Canonical’s Sergio Schvezov was pleased to announce
the release of Snapcraft 2.33, a new major update of the tool that application developers can use to package their apps as Snaps for Ubuntu Linux and supported OSes.
Coming one and a half months after the release of Snapcraft 2.32, version 2.33 is here to make the experience of using persistent build containers more pleasant as Snapcraft is now capable of handling more corner case scenarios using the “clean” command, correctly set id mappings for the namespace depending on the user uid, as well as to no longer leak container specific assets onto the host.
Furthermore, Snapcraft can now take care of containers that haven’t been used anymore, such as those that have been cleaned, and it makes sure the “–debug” option and “cleanbuild” command can properly enter into a shell for inspection, inside a container. Snapcraft 2.33 also adds support for Yaml merge tags in snapcraft.yaml, enabling advanced use of Yaml inside snapcraft.yaml.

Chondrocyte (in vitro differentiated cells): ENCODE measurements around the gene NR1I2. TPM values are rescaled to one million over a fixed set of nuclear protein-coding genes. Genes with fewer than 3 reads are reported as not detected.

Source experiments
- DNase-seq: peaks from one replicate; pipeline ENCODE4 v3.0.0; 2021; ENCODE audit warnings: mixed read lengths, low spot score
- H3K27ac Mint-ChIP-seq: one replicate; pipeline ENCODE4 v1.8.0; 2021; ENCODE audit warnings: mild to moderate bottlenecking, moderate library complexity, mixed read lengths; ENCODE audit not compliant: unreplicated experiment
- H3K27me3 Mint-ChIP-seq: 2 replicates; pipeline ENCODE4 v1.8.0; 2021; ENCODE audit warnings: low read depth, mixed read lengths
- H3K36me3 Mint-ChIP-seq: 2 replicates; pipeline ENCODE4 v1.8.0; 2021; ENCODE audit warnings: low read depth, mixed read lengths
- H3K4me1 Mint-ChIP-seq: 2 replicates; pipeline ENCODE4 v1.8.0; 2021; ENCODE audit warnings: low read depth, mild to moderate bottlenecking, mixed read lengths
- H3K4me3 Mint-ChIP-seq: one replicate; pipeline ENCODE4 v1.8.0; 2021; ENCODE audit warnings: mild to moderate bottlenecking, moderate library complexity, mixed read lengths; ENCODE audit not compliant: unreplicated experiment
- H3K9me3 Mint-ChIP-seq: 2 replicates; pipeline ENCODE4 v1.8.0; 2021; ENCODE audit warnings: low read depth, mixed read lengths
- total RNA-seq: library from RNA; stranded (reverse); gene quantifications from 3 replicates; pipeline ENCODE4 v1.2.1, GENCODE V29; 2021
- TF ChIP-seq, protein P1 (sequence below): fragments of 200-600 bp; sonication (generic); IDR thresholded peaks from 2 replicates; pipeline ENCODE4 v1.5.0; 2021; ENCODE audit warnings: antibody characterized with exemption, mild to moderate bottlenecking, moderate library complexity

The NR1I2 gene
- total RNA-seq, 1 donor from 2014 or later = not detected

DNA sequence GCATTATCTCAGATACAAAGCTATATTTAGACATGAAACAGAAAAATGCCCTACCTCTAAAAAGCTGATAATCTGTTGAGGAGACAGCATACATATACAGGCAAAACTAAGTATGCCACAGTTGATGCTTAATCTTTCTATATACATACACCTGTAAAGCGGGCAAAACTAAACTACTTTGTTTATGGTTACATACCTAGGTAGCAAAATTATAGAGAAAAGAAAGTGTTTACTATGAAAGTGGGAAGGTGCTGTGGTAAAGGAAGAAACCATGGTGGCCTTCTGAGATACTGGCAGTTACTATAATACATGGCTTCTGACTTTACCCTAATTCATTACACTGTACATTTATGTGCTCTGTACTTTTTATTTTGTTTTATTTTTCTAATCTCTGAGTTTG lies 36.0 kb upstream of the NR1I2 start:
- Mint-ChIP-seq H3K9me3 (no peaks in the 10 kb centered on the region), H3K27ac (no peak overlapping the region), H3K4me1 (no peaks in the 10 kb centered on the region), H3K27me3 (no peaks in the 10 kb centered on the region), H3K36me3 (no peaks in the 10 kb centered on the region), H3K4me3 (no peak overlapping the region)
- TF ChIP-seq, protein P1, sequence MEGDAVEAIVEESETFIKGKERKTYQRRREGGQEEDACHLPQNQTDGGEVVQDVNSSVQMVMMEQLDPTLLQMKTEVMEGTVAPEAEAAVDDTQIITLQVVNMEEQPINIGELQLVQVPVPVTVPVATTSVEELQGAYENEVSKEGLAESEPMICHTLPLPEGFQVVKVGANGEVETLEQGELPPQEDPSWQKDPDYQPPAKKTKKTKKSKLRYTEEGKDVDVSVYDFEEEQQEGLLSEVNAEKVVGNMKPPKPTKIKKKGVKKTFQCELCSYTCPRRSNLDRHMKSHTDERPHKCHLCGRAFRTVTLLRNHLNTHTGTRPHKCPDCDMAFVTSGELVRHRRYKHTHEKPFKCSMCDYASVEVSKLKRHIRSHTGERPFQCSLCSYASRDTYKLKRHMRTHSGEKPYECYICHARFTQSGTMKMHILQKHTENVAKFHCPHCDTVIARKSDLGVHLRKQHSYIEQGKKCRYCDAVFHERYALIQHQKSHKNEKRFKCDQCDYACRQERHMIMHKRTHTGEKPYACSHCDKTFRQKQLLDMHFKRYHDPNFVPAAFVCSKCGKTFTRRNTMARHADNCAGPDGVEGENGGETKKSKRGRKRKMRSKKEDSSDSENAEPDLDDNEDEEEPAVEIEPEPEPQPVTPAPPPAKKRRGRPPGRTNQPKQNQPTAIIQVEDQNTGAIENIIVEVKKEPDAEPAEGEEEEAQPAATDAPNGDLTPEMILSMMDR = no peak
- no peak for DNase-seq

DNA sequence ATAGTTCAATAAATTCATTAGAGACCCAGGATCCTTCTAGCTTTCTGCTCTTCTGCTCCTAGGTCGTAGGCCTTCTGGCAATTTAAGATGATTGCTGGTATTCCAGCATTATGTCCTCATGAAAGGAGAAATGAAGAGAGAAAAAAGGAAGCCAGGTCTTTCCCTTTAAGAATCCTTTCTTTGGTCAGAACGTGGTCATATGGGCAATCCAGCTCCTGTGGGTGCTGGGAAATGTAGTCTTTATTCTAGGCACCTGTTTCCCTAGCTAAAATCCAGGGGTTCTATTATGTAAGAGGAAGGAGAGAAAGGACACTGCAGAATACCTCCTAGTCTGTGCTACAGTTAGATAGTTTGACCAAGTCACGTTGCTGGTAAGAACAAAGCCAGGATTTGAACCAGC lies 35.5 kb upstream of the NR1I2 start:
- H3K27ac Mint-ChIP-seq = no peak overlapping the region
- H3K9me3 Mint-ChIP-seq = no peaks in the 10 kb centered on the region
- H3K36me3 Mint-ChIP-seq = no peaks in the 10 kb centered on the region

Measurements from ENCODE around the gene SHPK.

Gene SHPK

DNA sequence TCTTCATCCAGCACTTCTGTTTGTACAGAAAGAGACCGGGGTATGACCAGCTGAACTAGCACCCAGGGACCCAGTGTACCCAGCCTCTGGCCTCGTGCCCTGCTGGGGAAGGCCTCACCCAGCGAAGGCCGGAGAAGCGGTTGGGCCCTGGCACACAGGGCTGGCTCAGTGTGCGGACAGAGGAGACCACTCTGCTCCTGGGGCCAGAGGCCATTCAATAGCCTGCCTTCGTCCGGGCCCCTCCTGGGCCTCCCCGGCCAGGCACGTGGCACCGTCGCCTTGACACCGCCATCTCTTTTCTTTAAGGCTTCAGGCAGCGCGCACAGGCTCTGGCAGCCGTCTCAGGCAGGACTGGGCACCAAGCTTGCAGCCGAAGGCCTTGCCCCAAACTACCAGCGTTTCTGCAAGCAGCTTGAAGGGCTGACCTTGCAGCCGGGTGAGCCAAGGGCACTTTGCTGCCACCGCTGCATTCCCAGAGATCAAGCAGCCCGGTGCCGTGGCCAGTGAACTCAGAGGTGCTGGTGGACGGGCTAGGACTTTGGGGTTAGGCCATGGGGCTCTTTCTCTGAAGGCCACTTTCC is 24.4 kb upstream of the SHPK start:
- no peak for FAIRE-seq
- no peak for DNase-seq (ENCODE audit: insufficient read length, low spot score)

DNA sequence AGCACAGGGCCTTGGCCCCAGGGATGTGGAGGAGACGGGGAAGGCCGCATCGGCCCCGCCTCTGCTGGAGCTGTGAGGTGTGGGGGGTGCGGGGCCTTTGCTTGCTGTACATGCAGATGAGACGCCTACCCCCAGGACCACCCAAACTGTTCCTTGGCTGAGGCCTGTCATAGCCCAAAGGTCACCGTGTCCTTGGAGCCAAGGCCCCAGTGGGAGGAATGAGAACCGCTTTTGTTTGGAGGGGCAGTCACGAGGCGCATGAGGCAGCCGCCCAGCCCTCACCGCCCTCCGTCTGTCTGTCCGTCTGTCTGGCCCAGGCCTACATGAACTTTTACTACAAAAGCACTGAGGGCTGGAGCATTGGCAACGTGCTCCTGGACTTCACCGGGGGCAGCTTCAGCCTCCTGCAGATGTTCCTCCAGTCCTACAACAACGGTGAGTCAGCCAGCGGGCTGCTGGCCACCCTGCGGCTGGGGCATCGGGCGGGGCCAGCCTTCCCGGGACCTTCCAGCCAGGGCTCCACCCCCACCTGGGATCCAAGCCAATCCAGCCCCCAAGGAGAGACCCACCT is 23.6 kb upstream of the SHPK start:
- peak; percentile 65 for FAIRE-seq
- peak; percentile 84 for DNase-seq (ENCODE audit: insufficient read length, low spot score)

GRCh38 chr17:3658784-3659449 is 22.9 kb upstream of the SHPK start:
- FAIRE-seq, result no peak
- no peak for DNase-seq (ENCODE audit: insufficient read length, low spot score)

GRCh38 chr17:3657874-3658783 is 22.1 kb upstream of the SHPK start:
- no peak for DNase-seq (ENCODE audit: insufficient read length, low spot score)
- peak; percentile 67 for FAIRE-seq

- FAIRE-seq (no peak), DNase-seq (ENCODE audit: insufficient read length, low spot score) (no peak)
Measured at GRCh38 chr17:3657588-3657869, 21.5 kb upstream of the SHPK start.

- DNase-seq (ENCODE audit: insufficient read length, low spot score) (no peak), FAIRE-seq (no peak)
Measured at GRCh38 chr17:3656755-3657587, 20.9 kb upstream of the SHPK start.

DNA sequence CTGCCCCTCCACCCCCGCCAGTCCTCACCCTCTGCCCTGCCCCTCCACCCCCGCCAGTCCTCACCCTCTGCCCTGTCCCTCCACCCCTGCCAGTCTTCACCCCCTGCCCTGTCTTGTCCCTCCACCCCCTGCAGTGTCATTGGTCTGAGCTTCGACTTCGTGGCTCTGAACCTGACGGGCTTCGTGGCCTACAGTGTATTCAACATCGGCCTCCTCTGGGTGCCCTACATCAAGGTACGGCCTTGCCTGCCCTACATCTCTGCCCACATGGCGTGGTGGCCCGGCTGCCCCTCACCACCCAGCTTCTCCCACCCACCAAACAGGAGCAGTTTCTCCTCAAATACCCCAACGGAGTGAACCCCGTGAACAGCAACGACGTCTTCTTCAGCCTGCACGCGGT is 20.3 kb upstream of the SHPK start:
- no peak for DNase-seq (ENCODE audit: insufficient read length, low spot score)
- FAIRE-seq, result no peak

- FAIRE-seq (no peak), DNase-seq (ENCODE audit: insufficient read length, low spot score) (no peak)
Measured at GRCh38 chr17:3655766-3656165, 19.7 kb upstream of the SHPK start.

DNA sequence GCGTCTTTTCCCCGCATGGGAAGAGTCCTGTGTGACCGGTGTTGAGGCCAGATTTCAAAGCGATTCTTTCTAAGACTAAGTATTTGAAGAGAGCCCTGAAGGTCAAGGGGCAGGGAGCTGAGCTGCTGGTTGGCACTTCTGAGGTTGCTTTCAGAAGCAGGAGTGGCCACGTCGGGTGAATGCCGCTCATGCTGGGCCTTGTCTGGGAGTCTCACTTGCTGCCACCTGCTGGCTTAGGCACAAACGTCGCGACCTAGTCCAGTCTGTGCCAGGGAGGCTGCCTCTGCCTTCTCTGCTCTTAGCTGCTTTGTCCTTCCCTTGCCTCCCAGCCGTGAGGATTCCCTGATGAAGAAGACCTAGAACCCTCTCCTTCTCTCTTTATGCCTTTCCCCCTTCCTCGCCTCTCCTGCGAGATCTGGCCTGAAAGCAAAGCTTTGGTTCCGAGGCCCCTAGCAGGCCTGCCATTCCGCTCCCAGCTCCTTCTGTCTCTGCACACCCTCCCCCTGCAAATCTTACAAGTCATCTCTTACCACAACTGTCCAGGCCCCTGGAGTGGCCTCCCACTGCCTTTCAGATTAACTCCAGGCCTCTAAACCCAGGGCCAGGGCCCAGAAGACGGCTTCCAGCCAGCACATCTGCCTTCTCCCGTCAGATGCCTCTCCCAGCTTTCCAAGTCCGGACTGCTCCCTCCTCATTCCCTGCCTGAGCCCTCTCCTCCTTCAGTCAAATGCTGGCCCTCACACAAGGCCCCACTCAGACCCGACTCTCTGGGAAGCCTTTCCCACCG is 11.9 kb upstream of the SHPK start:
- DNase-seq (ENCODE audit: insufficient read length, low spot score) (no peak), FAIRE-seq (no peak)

Bash completion is finally here, required Snapd 2.27 or later
Another interesting feature that Canonical implemented in the Snapcraft 2.33 release is support for bash completion, which can be enabled if you define a script via the new “completer” parameter under the “apps” section in your snapcraft.yaml file. For bash completion to work, the script must be located under the root of “prime,” and you must have
Snapd 2.27 or later
Other than that, Snapcraft 2.33 implements the “reload-command” entry in snapcraft.yaml under the “apps” section, which can be used to configure reloads for daemons, adds support for newer Node.js and npm releases, enables cross-compilation support for the Autotools and Waf build systems, and makes it possible for default make targets to run on all supported architectures.
Snapcraft 2.33 can be installed as we speak on any of the supportedUbuntu Linux releases, including Ubuntu 16.04 LTS (Xenial Xerus), Ubuntu 17.04 (Zesty Zapus), as well as the upcoming Ubuntu 17.10 (Artful Aardvark) operating system, on Mac OS X using Brew (e.g. brew install snapcraft), and other Linux distros using PyPI (e.g. pip install snapcraft).